Mission statements can do more harm than good if they are words that don’t have corresponding action.
Your mission is not defined by words on a wall or on your church letterhead but by the heart and soul of the culture of your congregation AND the leadership style that undergirds congregational life.
A church that exists to reach the lost will do everything in their power to do so. If you put the comfort of the members over the reaching of the lost, your mission is the first, not the second.
So often our mission statement is an aspiration rather than reality and that is a dangerous thing to embrace and be okay with because people will be looking to see if what you are doing aligns with what you are saying. If you say you are welcoming, they better feel welcome when they come. If you say you exist to reach the lost, then your decision making processes should reflect a leaning toward…no…a pursuit of things that produce that outcome.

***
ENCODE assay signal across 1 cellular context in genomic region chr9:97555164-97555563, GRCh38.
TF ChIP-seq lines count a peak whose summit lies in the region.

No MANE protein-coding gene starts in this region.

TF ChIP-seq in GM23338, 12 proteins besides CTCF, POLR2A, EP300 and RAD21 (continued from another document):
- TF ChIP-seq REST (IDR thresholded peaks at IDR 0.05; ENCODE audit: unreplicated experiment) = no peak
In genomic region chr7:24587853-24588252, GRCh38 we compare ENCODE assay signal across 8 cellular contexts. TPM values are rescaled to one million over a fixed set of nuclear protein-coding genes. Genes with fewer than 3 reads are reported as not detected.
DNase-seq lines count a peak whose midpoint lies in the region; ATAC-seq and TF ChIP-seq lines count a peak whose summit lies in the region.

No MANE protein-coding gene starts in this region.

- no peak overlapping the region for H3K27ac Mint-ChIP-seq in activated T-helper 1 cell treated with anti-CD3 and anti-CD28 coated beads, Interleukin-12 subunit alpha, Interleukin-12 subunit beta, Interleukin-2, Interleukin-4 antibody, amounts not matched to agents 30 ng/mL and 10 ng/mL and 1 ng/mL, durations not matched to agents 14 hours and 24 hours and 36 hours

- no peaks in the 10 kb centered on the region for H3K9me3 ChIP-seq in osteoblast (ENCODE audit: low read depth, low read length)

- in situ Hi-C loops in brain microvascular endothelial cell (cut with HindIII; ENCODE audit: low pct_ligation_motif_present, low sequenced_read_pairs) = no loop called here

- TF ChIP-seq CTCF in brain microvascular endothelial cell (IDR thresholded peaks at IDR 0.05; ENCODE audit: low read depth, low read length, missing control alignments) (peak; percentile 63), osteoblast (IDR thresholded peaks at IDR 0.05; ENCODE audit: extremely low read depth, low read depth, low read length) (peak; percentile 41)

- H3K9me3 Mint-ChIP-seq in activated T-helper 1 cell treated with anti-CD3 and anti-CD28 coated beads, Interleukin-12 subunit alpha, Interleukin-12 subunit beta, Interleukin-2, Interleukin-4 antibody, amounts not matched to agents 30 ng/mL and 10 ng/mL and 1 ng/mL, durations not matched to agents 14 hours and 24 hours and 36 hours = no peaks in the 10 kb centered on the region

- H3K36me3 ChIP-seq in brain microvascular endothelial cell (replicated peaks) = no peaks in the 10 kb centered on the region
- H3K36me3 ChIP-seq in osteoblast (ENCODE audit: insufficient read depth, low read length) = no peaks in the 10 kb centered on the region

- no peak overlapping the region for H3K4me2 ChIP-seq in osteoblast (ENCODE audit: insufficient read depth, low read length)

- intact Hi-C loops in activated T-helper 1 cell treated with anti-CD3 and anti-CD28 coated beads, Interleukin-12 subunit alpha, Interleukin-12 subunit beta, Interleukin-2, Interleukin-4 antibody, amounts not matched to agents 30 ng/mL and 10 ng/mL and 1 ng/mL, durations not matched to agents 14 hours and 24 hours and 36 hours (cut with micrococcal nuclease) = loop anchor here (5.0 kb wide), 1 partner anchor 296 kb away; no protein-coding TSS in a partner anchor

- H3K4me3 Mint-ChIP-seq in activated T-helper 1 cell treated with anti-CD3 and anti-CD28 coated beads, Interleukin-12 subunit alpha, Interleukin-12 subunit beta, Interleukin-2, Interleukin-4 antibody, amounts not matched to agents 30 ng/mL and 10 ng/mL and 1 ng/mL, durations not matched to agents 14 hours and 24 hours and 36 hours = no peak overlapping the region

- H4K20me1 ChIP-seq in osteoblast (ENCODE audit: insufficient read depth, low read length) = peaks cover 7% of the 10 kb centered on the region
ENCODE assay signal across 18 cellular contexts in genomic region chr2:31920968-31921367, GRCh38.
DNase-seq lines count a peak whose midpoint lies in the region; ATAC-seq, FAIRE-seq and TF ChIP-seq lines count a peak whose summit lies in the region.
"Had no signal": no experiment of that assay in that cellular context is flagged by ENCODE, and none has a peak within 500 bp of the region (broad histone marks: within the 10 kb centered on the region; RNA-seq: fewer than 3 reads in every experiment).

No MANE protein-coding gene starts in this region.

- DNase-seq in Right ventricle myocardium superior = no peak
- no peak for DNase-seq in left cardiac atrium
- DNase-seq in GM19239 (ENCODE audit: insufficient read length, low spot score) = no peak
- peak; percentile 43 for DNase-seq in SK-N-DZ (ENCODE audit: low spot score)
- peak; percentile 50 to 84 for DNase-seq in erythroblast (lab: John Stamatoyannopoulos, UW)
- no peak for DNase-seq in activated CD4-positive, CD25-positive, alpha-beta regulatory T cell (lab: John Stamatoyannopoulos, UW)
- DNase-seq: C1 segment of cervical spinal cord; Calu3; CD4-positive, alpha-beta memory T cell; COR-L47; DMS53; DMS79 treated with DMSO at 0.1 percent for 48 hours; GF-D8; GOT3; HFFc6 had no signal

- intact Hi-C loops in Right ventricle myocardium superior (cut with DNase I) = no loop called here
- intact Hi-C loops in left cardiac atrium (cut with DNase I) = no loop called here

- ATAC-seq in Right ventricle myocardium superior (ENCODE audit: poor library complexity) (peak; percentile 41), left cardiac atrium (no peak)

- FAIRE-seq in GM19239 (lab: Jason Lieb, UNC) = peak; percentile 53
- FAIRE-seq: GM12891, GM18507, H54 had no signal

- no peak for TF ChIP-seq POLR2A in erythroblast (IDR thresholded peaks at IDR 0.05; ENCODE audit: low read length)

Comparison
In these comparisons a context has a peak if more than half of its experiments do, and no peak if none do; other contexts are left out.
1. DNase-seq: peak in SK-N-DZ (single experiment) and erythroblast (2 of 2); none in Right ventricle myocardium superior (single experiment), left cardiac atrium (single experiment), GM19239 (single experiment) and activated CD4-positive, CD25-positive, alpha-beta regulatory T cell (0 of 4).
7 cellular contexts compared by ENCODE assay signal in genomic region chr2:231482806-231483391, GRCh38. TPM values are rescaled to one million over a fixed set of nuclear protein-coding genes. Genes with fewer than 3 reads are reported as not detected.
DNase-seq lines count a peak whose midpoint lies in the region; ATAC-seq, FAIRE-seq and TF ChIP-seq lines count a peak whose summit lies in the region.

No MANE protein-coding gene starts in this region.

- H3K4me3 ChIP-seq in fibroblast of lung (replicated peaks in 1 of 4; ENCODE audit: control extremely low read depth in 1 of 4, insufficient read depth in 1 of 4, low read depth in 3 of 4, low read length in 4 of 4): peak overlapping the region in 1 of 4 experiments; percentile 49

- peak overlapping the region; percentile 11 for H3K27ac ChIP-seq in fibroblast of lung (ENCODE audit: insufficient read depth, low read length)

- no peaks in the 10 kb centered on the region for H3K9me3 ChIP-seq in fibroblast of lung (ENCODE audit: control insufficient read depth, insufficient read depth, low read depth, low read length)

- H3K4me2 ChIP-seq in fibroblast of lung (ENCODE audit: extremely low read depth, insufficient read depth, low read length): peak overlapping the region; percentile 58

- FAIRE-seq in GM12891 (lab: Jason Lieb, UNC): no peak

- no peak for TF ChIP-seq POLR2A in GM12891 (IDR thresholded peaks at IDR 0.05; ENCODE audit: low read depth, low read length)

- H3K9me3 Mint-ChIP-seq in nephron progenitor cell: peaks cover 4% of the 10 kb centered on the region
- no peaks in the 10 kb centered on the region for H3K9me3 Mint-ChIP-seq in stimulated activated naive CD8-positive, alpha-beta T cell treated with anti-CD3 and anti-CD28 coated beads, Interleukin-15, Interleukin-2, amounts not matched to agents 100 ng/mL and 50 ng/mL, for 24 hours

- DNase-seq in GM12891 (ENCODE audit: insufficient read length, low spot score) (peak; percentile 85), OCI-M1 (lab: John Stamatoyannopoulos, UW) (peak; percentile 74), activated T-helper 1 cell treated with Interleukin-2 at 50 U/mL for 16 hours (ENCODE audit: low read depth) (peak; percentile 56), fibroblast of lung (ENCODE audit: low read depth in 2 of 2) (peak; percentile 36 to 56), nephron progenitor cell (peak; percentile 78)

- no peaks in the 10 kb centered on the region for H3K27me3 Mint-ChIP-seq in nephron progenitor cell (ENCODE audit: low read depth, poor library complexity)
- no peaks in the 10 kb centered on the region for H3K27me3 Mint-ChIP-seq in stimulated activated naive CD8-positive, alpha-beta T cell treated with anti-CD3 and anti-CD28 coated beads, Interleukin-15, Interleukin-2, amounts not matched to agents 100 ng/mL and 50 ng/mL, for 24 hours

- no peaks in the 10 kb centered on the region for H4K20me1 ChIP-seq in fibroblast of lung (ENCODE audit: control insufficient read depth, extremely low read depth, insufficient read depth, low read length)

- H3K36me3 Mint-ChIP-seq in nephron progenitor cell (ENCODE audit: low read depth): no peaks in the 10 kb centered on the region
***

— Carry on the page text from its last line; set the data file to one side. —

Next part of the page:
One way you can tell how serious a church is about mission is how leadership deals with complainers. Capitulating to complainers allows the complainer to set the priorities and agenda. Standing up for the vision and mission in the midst of resistance means the mission and vision have actually been embrace and internalized by the leadership that they are willing to defend it in the face of opposition.